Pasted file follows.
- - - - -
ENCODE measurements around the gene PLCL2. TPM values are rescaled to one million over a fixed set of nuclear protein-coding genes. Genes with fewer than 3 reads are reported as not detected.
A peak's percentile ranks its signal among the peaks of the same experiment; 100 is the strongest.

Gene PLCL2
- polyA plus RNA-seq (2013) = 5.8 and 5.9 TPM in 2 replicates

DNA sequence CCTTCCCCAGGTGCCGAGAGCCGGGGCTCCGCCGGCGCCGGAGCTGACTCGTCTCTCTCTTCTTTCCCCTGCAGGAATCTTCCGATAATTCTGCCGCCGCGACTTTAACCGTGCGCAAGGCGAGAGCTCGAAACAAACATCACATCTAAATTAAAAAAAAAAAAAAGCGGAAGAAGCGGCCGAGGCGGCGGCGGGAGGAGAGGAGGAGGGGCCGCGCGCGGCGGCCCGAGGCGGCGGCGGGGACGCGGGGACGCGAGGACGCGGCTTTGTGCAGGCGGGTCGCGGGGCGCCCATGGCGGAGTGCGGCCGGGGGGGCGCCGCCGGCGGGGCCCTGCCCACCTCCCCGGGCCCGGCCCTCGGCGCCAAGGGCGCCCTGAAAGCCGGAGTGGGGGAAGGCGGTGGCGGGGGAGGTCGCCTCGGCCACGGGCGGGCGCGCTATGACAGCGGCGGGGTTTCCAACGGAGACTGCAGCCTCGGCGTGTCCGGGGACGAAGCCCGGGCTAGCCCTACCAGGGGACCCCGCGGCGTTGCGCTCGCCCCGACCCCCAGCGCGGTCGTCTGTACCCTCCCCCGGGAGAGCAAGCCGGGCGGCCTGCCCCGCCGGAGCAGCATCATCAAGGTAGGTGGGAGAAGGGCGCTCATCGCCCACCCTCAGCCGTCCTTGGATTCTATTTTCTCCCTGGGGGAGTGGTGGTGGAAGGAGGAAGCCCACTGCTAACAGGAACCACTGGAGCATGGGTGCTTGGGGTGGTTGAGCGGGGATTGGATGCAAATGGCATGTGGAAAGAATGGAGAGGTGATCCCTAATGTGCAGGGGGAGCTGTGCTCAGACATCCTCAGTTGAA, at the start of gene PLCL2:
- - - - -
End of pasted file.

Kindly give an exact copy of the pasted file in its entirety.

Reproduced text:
ENCODE measurements around the gene PLCL2. TPM values are rescaled to one million over a fixed set of nuclear protein-coding genes. Genes with fewer than 3 reads are reported as not detected.
A peak's percentile ranks its signal among the peaks of the same experiment; 100 is the strongest.

Gene PLCL2
- polyA plus RNA-seq (2013) = 5.8 and 5.9 TPM in 2 replicates

DNA sequence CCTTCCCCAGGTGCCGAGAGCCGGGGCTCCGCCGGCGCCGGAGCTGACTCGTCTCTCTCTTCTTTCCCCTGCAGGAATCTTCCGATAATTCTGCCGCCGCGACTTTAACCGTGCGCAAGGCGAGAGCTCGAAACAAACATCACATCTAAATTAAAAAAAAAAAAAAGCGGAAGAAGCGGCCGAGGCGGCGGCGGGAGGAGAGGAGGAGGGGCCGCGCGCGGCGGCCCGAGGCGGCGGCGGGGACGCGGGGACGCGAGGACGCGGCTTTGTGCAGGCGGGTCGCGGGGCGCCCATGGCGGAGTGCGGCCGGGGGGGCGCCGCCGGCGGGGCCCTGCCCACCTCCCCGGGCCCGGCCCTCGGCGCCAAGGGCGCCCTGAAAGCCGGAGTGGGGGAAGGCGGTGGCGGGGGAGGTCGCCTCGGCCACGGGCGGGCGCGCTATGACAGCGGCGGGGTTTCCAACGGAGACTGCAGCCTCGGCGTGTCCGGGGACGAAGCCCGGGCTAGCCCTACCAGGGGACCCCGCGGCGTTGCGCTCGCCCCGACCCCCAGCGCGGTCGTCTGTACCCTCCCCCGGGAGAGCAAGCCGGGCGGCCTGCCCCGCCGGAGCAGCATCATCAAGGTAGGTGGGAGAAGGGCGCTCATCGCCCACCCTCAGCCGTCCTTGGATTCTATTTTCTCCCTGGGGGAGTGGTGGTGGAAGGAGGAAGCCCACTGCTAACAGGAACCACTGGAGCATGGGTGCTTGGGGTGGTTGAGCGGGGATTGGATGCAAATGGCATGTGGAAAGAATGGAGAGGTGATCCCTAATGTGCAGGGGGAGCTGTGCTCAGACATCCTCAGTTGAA, at the start of gene PLCL2: